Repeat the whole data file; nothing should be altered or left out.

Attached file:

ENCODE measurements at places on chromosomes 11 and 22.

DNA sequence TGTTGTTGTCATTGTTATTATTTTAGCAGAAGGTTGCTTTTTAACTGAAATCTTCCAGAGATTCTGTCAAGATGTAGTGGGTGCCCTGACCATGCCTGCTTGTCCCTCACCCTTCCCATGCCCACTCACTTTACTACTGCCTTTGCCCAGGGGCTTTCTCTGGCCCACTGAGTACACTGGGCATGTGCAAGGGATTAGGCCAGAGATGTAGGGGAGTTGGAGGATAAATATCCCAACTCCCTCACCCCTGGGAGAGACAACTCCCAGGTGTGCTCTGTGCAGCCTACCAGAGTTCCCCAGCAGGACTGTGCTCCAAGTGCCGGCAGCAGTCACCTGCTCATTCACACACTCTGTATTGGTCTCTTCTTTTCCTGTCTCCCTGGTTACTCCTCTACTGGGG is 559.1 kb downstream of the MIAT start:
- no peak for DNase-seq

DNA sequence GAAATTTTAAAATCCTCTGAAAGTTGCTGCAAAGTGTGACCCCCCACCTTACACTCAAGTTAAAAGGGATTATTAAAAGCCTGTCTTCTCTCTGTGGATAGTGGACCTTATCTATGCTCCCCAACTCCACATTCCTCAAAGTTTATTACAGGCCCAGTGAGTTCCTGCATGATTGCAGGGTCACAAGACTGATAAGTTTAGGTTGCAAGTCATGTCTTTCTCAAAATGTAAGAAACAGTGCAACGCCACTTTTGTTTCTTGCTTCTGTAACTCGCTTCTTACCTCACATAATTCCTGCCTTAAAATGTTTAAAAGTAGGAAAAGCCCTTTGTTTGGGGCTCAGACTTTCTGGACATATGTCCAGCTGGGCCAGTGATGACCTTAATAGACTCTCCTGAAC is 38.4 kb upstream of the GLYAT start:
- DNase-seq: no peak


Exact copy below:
ENCODE measurements at places on chromosomes 11 and 22.

DNA sequence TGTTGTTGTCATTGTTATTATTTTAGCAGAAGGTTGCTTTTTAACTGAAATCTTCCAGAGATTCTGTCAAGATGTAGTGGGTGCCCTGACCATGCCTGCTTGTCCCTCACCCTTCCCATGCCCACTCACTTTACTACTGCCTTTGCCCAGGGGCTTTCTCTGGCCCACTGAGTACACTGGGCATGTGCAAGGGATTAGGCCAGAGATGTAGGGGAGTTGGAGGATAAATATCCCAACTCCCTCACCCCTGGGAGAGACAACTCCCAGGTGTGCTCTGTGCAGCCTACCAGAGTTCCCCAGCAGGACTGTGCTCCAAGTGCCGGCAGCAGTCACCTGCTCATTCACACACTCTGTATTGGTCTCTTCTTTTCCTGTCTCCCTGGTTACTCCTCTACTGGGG is 559.1 kb downstream of the MIAT start:
- no peak for DNase-seq

DNA sequence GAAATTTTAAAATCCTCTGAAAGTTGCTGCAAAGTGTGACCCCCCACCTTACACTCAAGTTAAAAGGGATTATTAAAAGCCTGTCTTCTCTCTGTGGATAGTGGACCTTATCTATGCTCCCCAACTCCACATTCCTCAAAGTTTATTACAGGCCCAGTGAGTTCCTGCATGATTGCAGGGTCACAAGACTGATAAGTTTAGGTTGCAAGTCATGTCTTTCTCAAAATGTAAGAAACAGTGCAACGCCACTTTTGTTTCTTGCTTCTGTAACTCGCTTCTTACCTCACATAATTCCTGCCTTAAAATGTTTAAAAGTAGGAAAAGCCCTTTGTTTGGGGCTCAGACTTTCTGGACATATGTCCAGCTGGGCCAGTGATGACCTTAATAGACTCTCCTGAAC is 38.4 kb upstream of the GLYAT start:
- DNase-seq: no peak